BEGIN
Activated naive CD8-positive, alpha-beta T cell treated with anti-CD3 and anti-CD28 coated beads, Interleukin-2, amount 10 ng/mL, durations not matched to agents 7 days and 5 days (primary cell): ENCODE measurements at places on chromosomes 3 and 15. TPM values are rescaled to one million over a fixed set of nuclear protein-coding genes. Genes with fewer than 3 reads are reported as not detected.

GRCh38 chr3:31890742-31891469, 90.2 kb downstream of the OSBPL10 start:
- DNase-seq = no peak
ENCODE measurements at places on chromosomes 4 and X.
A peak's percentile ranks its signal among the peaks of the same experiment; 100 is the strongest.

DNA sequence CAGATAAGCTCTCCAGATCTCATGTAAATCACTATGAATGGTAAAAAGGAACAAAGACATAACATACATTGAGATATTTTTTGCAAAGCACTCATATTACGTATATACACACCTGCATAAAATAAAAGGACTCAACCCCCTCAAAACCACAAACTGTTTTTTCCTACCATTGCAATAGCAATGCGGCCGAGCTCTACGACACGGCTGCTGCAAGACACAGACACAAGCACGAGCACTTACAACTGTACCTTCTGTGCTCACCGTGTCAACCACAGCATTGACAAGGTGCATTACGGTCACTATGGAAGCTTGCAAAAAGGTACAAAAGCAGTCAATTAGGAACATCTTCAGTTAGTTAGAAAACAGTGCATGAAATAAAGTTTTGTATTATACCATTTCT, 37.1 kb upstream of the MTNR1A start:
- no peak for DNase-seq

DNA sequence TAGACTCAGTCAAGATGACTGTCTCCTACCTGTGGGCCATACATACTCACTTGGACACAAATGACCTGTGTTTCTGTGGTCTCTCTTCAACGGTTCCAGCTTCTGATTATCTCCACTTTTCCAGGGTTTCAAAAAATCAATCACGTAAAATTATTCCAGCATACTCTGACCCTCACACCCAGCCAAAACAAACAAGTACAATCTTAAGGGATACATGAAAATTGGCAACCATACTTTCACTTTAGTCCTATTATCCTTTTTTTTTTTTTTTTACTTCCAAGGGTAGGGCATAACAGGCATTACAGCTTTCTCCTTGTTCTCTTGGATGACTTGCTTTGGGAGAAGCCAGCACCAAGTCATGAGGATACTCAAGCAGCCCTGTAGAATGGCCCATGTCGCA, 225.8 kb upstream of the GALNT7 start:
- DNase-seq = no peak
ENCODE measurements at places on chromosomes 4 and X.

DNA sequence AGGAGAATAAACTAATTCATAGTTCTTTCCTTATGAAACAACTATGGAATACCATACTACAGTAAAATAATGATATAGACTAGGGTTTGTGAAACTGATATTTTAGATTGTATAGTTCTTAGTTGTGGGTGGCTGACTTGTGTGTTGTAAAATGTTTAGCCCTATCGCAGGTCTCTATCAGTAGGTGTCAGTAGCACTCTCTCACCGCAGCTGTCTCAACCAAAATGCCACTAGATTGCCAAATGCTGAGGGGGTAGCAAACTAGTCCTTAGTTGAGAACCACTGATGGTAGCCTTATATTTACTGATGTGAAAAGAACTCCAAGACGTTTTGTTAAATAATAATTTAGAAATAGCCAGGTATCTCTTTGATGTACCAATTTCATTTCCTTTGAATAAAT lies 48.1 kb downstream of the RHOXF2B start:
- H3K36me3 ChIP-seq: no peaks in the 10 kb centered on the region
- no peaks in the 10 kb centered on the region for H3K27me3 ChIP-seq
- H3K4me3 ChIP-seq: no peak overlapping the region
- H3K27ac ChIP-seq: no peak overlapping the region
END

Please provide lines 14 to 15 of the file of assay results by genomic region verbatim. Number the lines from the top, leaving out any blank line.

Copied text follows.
- H3K4me3 ChIP-seq: no peak overlapping the region
- H3K27ac ChIP-seq: no peak overlapping the region